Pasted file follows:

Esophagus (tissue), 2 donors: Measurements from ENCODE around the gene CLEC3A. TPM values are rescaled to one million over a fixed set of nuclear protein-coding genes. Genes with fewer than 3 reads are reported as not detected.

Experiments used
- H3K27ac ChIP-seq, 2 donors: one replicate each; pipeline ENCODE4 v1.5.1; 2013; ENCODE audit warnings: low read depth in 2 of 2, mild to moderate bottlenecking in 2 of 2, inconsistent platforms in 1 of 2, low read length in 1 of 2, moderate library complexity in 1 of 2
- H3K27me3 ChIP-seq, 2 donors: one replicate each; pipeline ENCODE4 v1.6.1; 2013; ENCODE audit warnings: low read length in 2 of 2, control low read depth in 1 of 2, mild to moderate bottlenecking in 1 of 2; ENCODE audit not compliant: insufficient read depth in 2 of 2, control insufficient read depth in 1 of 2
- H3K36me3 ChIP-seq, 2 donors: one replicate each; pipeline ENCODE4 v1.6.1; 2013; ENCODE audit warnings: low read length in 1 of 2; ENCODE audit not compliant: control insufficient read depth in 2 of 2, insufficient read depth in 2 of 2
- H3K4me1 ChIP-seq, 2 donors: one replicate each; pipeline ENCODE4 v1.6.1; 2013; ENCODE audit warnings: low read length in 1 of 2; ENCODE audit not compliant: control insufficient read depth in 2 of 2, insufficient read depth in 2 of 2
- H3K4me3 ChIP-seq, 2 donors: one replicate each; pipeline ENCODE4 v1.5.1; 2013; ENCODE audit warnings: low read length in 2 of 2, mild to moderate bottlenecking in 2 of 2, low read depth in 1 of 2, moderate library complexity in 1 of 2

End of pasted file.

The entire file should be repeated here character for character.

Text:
Esophagus (tissue), 2 donors: Measurements from ENCODE around the gene CLEC3A. TPM values are rescaled to one million over a fixed set of nuclear protein-coding genes. Genes with fewer than 3 reads are reported as not detected.

Experiments used
- H3K27ac ChIP-seq, 2 donors: one replicate each; pipeline ENCODE4 v1.5.1; 2013; ENCODE audit warnings: low read depth in 2 of 2, mild to moderate bottlenecking in 2 of 2, inconsistent platforms in 1 of 2, low read length in 1 of 2, moderate library complexity in 1 of 2
- H3K27me3 ChIP-seq, 2 donors: one replicate each; pipeline ENCODE4 v1.6.1; 2013; ENCODE audit warnings: low read length in 2 of 2, control low read depth in 1 of 2, mild to moderate bottlenecking in 1 of 2; ENCODE audit not compliant: insufficient read depth in 2 of 2, control insufficient read depth in 1 of 2
- H3K36me3 ChIP-seq, 2 donors: one replicate each; pipeline ENCODE4 v1.6.1; 2013; ENCODE audit warnings: low read length in 1 of 2; ENCODE audit not compliant: control insufficient read depth in 2 of 2, insufficient read depth in 2 of 2
- H3K4me1 ChIP-seq, 2 donors: one replicate each; pipeline ENCODE4 v1.6.1; 2013; ENCODE audit warnings: low read length in 1 of 2; ENCODE audit not compliant: control insufficient read depth in 2 of 2, insufficient read depth in 2 of 2
- H3K4me3 ChIP-seq, 2 donors: one replicate each; pipeline ENCODE4 v1.5.1; 2013; ENCODE audit warnings: low read length in 2 of 2, mild to moderate bottlenecking in 2 of 2, low read depth in 1 of 2, moderate library complexity in 1 of 2